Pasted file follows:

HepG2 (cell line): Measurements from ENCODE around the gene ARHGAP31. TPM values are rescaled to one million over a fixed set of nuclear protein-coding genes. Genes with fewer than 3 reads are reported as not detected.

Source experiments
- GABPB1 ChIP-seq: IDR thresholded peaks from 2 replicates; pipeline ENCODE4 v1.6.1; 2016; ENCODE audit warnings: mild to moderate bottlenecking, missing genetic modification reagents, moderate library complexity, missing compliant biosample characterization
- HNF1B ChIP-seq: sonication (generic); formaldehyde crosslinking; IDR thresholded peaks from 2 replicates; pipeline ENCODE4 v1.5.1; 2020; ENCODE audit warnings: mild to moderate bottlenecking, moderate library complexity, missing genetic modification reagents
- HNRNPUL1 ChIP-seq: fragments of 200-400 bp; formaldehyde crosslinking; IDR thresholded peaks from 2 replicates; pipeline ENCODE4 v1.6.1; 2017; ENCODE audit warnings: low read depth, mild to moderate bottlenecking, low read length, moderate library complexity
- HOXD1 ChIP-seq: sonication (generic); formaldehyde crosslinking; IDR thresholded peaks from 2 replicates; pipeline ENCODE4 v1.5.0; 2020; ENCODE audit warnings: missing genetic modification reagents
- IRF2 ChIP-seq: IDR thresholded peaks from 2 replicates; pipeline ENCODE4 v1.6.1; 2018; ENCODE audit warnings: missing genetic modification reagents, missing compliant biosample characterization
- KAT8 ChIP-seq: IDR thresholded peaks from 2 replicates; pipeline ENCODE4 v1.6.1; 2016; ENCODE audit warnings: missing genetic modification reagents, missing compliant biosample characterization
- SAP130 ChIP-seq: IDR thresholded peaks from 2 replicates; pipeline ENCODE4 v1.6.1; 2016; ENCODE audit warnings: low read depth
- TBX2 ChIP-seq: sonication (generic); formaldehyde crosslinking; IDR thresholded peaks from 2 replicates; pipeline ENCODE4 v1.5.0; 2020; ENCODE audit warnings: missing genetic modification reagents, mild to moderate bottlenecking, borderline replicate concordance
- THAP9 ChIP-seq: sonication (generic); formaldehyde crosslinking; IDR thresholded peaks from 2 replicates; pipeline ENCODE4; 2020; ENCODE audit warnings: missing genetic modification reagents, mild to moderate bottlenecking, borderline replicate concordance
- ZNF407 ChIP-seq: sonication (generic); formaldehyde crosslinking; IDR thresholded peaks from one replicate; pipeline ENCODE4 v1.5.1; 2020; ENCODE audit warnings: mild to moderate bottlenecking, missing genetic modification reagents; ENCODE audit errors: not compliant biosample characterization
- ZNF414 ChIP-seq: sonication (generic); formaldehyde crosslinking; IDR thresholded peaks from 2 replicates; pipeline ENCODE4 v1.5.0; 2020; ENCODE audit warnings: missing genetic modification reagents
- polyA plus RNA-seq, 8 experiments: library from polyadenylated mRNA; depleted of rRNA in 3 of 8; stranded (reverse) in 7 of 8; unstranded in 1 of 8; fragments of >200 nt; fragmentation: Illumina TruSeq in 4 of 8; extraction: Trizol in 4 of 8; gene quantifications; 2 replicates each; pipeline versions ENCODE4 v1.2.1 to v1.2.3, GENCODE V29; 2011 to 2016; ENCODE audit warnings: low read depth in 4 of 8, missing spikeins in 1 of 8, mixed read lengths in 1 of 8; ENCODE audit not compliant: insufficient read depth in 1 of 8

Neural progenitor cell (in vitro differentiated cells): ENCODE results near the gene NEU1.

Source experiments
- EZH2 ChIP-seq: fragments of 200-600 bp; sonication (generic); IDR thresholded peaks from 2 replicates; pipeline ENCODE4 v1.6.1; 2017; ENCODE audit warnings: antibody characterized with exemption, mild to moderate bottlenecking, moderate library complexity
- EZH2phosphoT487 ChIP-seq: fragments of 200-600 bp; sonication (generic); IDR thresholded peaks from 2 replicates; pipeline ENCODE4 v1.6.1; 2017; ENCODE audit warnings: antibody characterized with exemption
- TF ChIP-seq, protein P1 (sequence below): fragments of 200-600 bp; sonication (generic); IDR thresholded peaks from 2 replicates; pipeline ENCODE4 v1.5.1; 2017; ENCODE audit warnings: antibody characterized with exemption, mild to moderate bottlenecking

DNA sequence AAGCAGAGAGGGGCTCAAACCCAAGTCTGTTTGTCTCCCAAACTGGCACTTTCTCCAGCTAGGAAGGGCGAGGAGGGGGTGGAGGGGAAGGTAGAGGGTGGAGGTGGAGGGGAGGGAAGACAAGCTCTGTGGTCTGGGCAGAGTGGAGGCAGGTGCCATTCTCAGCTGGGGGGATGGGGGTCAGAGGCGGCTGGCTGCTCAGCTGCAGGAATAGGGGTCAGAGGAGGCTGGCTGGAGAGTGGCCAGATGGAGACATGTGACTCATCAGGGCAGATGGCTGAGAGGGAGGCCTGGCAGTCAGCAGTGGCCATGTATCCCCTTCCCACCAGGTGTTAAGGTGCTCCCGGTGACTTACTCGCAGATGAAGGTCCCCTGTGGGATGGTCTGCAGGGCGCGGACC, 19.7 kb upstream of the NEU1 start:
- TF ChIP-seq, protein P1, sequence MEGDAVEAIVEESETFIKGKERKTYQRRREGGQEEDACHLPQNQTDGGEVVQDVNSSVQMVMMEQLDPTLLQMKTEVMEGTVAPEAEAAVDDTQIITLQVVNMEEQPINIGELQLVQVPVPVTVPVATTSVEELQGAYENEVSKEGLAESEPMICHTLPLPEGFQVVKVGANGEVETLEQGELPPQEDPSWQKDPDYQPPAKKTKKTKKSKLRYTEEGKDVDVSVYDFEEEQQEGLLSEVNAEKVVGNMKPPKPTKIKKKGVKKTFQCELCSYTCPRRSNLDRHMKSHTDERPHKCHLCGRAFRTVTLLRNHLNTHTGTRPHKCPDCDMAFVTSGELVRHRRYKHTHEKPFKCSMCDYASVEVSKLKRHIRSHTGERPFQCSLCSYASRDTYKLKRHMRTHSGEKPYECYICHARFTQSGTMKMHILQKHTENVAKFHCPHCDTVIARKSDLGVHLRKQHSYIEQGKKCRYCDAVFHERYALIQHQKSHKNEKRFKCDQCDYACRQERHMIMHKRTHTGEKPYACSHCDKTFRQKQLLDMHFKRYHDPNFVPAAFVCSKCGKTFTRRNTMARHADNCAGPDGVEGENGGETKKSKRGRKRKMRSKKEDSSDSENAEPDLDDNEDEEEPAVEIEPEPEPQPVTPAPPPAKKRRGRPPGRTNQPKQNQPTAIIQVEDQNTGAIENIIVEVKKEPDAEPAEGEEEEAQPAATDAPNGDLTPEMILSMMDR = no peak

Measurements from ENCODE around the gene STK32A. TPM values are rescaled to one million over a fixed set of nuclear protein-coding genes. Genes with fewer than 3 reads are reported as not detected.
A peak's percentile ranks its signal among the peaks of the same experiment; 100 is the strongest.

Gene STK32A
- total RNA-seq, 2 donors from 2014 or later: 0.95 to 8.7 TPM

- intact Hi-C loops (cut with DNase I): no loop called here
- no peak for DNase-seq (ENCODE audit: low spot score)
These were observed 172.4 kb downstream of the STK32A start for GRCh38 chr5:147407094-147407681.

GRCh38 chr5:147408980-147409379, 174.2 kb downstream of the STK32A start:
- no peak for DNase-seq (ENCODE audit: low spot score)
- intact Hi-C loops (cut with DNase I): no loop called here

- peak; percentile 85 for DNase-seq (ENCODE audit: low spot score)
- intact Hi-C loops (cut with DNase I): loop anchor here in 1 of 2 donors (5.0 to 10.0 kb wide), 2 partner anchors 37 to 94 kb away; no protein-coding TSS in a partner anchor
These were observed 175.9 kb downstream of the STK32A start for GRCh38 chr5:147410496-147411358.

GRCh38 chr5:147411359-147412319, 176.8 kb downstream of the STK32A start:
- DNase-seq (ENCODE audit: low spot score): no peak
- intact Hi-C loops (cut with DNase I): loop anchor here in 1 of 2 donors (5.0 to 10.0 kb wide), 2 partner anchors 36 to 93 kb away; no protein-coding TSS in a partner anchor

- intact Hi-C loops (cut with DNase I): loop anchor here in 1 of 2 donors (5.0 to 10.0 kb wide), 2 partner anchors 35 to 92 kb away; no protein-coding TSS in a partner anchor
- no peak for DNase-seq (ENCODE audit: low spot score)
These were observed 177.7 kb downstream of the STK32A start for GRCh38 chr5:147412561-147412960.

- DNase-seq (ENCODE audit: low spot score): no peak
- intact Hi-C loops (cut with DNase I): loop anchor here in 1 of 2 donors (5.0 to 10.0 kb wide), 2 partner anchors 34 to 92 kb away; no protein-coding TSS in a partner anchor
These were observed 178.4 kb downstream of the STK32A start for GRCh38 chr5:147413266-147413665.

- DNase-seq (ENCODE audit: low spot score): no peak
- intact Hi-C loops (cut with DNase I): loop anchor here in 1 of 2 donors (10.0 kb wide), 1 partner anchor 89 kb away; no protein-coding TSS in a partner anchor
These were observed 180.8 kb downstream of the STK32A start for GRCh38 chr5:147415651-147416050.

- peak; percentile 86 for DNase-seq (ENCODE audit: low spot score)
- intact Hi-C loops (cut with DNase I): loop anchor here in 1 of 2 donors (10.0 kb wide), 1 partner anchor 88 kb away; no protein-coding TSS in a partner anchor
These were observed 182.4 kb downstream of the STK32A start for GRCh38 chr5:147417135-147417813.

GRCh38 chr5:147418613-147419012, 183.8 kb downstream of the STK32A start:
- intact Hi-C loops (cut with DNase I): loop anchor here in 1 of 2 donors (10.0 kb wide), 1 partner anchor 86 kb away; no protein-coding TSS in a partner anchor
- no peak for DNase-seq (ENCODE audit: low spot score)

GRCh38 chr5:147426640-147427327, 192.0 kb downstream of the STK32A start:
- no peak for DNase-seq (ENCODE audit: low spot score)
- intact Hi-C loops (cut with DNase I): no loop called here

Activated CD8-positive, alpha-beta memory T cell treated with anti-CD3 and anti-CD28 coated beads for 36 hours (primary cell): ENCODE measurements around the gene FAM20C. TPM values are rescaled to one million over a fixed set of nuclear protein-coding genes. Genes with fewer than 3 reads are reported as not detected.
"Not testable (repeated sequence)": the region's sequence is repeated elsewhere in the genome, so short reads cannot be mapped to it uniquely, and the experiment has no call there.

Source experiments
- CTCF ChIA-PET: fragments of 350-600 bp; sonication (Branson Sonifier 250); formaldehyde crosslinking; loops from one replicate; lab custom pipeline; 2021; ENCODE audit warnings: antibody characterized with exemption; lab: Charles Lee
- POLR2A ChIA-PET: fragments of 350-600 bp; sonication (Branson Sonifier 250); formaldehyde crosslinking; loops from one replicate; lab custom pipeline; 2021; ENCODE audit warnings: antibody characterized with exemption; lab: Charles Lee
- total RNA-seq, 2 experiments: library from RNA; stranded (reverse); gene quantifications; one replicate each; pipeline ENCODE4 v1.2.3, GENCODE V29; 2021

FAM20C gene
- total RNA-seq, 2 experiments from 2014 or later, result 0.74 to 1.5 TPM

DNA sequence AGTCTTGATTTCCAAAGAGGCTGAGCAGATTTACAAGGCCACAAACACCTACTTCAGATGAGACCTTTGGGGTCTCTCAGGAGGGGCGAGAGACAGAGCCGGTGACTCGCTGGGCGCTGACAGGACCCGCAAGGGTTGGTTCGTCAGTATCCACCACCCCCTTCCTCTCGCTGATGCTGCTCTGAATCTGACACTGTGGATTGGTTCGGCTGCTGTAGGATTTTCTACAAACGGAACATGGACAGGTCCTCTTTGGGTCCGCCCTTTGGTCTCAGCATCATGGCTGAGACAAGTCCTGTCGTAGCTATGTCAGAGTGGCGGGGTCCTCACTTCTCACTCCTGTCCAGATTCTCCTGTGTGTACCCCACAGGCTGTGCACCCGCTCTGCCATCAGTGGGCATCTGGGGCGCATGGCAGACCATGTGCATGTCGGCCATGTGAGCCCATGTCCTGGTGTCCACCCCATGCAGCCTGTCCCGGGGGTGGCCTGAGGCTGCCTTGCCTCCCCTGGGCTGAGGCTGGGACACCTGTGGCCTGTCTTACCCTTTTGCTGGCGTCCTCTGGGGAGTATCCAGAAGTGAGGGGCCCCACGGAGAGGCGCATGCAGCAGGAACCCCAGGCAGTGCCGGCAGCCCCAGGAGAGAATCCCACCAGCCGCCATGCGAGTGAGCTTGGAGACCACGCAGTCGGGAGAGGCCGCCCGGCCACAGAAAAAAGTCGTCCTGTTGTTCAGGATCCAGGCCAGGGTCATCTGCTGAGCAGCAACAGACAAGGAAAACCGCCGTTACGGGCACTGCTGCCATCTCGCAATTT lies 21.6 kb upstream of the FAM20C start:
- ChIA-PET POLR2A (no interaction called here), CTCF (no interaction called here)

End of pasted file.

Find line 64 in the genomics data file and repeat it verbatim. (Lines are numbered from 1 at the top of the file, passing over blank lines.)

DNA sequence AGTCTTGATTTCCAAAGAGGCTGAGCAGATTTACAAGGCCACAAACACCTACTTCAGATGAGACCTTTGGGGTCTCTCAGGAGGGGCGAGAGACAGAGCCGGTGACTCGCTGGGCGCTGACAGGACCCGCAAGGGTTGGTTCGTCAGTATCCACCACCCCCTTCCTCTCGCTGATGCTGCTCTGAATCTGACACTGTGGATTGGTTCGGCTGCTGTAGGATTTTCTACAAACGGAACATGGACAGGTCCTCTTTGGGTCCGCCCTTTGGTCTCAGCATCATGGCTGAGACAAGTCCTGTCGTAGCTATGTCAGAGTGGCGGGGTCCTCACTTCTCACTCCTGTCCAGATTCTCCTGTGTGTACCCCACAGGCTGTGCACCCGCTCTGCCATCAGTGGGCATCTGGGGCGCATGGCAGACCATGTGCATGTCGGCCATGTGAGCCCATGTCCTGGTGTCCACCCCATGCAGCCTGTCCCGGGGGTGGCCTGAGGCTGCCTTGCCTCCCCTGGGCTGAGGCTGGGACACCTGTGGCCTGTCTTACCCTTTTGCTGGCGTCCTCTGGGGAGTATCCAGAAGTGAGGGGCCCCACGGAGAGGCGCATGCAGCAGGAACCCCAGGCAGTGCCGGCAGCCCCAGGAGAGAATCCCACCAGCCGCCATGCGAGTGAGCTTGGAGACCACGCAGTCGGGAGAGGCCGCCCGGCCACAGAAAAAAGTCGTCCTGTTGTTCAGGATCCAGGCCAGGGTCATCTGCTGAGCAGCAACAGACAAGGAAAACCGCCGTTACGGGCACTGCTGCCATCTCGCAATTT lies 21.6 kb upstream of the FAM20C start: